Amazingly, this complex mixture overlaps quite closely with modern lipstick recipes. These ingredients would have created a moist paste similar in texture to current lipsticks as well. Since there were organic ingredients included, it was possible to obtain a relatively precise estimate of when the lipstick was made using carbon dating techniques. These tests dated the remnants of the paste to between the years 1,936 and 1,687 BC, which links it to ancient Iran’s Marḫaši culture.

According to various Mesopotamian texts, the Marḫaši built a powerful civilization in what is now eastern Iran. The discovery of the lipstick vial at a site they once occupied “is far from surprising,” the study authors wrote, “considering the long-standing, well-known technical and aesthetic tradition in cosmetology in ancient Iran.”

Lipstick was not the only type of cosmetic used by the people of Bronze Age MesopotamiaEyeliner was the most commonly used cosmetic during these times, having been worn by both men and women. This cosmetic was made from a black powder known as sormeh, which would have been used in powders applied to the cheeks as well.

The mineralogical composition of the cosmetic preparation used to prepare the ancient lipstick unearthed in Iran. (F. Zorzi / CC BY 4.0 DEED)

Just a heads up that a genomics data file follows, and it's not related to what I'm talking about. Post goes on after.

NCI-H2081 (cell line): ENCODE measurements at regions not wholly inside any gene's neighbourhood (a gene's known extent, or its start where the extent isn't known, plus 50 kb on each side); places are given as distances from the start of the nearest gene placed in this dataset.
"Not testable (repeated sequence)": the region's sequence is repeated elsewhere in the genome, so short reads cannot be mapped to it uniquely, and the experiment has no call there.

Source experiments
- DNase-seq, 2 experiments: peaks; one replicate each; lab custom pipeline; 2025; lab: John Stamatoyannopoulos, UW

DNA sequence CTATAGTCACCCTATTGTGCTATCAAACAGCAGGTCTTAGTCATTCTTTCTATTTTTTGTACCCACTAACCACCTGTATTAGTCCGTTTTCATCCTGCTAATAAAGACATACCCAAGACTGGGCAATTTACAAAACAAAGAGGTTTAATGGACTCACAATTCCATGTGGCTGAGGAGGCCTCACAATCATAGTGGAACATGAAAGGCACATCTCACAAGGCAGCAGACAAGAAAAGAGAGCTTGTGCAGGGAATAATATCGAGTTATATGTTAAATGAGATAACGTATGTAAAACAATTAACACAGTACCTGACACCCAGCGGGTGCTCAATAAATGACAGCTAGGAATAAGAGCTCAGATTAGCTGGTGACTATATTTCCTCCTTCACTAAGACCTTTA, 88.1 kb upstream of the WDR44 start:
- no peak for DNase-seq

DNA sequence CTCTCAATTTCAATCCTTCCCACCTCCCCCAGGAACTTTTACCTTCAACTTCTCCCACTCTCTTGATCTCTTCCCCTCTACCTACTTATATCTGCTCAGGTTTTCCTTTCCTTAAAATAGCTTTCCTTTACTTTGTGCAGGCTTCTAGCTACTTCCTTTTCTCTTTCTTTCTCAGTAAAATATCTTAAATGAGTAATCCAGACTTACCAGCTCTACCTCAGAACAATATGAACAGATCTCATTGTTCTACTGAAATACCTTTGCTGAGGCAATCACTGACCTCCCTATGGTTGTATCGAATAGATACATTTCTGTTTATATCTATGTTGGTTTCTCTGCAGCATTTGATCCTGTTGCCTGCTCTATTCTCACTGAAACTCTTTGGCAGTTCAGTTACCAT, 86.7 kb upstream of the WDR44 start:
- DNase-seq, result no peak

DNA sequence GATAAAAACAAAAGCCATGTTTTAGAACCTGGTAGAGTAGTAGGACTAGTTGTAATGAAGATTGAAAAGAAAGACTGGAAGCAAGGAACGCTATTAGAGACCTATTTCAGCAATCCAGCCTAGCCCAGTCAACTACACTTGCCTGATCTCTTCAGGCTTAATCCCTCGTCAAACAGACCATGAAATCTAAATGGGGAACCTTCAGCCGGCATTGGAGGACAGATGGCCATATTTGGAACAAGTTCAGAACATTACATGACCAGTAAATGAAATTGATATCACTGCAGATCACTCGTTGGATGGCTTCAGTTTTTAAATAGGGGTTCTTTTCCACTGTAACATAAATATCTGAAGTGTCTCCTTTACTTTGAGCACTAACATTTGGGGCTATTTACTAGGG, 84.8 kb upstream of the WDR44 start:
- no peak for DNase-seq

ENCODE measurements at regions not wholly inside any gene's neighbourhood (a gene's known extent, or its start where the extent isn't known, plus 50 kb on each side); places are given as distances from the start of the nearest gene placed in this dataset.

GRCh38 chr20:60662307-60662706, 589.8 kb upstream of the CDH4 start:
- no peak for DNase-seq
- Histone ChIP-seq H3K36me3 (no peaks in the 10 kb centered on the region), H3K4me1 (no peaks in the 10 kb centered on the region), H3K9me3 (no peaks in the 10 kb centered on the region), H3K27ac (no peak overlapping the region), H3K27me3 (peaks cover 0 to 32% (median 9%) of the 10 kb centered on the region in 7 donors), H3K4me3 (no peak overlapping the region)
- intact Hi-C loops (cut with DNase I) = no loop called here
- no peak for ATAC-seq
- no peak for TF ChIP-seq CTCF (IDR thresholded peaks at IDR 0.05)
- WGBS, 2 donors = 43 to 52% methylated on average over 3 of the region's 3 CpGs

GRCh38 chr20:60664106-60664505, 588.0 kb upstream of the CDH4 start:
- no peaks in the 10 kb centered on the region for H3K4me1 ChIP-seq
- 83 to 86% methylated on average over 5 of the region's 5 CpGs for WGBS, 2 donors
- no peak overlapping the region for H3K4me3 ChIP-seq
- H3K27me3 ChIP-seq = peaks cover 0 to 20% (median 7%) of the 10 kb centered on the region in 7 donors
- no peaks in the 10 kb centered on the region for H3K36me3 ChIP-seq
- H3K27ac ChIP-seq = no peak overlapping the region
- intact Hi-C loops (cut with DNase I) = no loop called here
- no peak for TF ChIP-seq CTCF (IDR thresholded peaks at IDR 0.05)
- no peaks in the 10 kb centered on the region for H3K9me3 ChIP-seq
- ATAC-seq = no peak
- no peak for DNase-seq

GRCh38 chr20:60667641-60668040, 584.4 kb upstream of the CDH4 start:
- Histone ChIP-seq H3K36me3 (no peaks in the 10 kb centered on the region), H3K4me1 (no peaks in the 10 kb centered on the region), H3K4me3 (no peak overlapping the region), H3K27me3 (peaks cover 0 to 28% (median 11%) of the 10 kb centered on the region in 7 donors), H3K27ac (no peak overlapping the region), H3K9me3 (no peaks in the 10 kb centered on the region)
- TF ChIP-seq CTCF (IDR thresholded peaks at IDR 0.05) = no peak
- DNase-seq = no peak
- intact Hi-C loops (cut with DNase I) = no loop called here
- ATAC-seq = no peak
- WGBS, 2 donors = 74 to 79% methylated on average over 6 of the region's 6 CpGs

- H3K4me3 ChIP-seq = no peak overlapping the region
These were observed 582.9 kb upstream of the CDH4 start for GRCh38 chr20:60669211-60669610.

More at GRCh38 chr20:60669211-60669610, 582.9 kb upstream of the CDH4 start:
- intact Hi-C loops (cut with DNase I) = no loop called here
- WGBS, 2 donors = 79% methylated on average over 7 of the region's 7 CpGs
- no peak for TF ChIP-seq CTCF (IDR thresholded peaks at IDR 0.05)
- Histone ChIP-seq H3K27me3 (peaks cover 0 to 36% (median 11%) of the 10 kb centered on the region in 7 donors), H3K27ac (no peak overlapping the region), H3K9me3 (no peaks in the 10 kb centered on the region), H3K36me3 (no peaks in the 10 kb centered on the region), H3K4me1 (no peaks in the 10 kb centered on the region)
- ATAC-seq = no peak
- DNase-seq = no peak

The mineralogical composition of the cosmetic preparation used to prepare the ancient lipstick unearthed in Iran. (F. Zorzi / CC BY 4.0 DEED)

Was the Ancient Iranian Lipstick Made for Commercial Display?

The tiny mineral vial that held the lipstick is also a fascinating find in its own right. It was made from chlorite, a type of silicate mineral that is usually green in color (the vial has a greenish tint) and smooth to the touch. The container bore intricate incisions reminiscent of certain artifacts unearthed in excavations tied to the ancient cultures of the Jiroft region, imbuing it with a striking resemblance to its archaeological counterparts.

Nevertheless, the small container still represents a one-of-a-kind discovery. “The size and shape of the vial were completely different from those of other cosmetic vials from the same period,” archaeologist and study co-author Massimo Vidale told a reporter from Miami Herald.

To explain the style of the unique vial, the Italian archaeologists offered an intriguing theory. They claimed that the appearance of the product “supports the idea that cosmetic products in ancient times were branded, packaged and traded in standard types of containers with specific forms, allowing for easy visual identification.”